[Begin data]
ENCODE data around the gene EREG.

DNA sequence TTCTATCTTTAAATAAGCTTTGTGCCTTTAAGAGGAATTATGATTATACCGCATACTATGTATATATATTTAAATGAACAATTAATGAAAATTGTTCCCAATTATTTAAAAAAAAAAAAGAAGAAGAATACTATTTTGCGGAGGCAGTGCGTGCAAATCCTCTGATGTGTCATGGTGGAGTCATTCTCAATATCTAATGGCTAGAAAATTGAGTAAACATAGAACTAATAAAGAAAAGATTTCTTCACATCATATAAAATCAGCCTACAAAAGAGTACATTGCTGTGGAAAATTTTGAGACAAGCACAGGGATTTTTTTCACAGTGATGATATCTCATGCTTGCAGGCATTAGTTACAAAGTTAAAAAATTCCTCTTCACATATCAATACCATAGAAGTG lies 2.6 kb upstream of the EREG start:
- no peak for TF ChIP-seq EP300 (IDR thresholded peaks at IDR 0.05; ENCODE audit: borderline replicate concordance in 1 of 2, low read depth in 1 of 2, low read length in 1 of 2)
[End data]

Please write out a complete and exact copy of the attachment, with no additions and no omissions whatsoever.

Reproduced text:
ENCODE data around the gene EREG.

DNA sequence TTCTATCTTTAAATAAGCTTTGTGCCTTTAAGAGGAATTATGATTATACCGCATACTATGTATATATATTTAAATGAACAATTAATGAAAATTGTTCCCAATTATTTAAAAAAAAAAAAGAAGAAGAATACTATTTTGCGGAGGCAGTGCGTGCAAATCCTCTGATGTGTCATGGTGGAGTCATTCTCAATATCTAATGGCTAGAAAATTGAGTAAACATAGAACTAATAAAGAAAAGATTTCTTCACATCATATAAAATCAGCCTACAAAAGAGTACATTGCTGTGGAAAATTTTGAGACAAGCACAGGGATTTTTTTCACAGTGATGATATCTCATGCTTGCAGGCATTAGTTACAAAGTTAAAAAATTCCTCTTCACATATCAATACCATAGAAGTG lies 2.6 kb upstream of the EREG start:
- no peak for TF ChIP-seq EP300 (IDR thresholded peaks at IDR 0.05; ENCODE audit: borderline replicate concordance in 1 of 2, low read depth in 1 of 2, low read length in 1 of 2)